Research engineer at Apollo Research (London). My main research interests are mechanistic interpretability and inner alignment.
This is a good idea and is something we're (Apollo + MATS stream) working on atm. We're planning on releasing our agenda related to this and, of course, results whenever they're ready to share.
Makes sense! Thanks!
Great! I'm curious, what was it about the sparsity penalty that you changed your mind about?
Hey thanks for your review! Though I'm not sure that either this article or Cunningham et al. can reasonably be described as a reproduction of Anthropic's results (by which I assume you're talking about Bricken et al.), given their relative timings and contents.
Comments on the outcomes of the post:
Some regrets related to the post:
I and collaborators are working on each of these problems.
Here is a reference that supports the claim using simulations https://royalsocietypublishing.org/doi/10.1098/rspb.2008.0877But I think you're right to flag it - other references don't really support it as the main reason for stripes. https://www.nature.com/articles/ncomms4535
Thanks Akash! I agree that this feels neglected.Markus Anderljung recently tweeted about some upcoming related work from Jide Alaga and Jonas Schuett: https://twitter.com/Manderljung/status/1663700498288115712Looking forward to it coming out!
Bilinear layers - not confident at all! It might make structure more amenable to mathematical analysis so it might help? But as yet there aren't any empirical interpretability wins that have come from bilinear layers.Dictionary learning - This is one of my main bets for comprehensive interpretability. Other areas - I'm also generally excited by the line of research outlined in https://arxiv.org/abs/2301.04709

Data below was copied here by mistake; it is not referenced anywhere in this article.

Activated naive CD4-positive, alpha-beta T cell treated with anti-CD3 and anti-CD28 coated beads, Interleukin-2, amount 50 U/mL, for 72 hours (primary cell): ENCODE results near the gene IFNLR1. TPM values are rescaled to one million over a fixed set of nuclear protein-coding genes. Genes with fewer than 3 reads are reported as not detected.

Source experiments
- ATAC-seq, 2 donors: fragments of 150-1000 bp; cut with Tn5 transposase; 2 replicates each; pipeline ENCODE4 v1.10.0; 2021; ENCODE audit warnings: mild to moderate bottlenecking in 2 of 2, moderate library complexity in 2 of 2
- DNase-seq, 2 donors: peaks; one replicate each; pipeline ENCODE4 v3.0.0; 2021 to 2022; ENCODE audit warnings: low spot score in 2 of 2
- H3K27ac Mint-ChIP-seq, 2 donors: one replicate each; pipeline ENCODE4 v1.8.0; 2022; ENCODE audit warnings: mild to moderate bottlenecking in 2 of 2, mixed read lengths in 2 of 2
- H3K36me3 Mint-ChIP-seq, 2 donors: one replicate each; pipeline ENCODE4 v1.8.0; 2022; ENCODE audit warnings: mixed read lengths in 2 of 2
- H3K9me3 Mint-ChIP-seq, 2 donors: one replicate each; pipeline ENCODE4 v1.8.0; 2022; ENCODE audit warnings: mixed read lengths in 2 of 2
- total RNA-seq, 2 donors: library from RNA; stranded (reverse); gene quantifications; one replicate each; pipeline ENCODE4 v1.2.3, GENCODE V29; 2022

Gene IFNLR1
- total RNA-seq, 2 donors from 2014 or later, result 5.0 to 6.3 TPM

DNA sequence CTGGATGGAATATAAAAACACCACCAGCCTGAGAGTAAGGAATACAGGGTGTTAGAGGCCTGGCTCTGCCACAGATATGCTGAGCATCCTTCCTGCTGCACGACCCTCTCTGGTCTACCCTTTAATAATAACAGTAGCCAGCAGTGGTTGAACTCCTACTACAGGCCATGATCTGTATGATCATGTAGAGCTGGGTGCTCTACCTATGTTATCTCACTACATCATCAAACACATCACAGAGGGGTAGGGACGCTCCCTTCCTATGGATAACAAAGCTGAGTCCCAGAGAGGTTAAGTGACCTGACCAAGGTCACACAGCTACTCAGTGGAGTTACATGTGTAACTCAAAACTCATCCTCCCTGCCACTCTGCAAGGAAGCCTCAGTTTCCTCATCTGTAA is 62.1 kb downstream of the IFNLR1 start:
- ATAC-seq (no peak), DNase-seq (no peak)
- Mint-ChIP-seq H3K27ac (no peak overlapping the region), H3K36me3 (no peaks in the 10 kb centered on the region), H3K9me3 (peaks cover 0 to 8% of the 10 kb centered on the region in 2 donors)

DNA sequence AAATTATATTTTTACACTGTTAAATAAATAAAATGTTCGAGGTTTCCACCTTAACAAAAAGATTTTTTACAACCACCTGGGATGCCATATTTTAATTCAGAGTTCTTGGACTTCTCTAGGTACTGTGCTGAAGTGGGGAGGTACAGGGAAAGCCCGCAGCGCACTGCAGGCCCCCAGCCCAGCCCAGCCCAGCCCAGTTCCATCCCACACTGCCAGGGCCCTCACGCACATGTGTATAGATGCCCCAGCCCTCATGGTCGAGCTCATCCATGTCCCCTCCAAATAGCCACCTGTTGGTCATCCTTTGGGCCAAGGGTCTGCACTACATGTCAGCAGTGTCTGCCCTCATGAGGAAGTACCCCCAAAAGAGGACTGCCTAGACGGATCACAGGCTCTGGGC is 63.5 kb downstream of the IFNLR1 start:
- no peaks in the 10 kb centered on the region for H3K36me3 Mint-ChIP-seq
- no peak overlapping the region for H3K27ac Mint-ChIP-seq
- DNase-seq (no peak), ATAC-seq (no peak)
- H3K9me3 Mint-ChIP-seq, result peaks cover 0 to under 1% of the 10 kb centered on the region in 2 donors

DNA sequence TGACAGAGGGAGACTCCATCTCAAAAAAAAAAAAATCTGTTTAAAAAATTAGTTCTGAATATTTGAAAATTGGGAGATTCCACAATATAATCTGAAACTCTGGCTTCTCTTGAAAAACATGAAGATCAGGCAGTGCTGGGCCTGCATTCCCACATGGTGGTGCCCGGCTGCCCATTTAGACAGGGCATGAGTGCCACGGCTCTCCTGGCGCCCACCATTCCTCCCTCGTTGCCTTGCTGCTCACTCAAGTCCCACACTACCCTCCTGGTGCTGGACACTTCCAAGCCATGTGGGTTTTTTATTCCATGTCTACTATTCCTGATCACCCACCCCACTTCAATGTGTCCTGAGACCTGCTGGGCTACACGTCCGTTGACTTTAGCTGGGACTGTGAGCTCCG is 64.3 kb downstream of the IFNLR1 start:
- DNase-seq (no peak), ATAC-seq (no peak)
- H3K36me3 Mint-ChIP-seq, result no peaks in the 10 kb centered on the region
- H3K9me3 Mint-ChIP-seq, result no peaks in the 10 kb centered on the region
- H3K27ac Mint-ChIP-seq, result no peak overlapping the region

No theoretical reason - The method we used in the Interim Report to combine the two losses into one metric was pretty cursed. It's probably just better to use L1 loss alone and reconstruction loss alone and then combine the findings. But having plots for both losses would have added more plots without much gain for the presentation. It also just seemed like the method that was hardest to discern the difference between full recovery and partial recovery because the differences were kind of subtle. In future work, some way to use the losses to measure feature recover will probably be re-introduced. It probably just won't be the way we used in the interim report.
I strongly suspect this is the case too! In fact, we might be able to speed up the learning of common features even further:Pierre Peigné at SERIMATS has done some interesting work that looks at initialization schemes that speed up learning. If you initialize the autoencoders with a sample of datapoints (e.g. initialize the weights with a sample from the MLP activations dataset), each of which we assume to contain a linear combination of only a few of the ground truth features, then the initial phases of feature recovery is much faster*. We haven't had time to check, but it's presumably biased to recover the most common features first since they're the most likely to be in a given data point. *The ground truth feature recovery metric (MMCS) starts higher at the beginning of autoencoder training, but converges to full recovery at about the same time.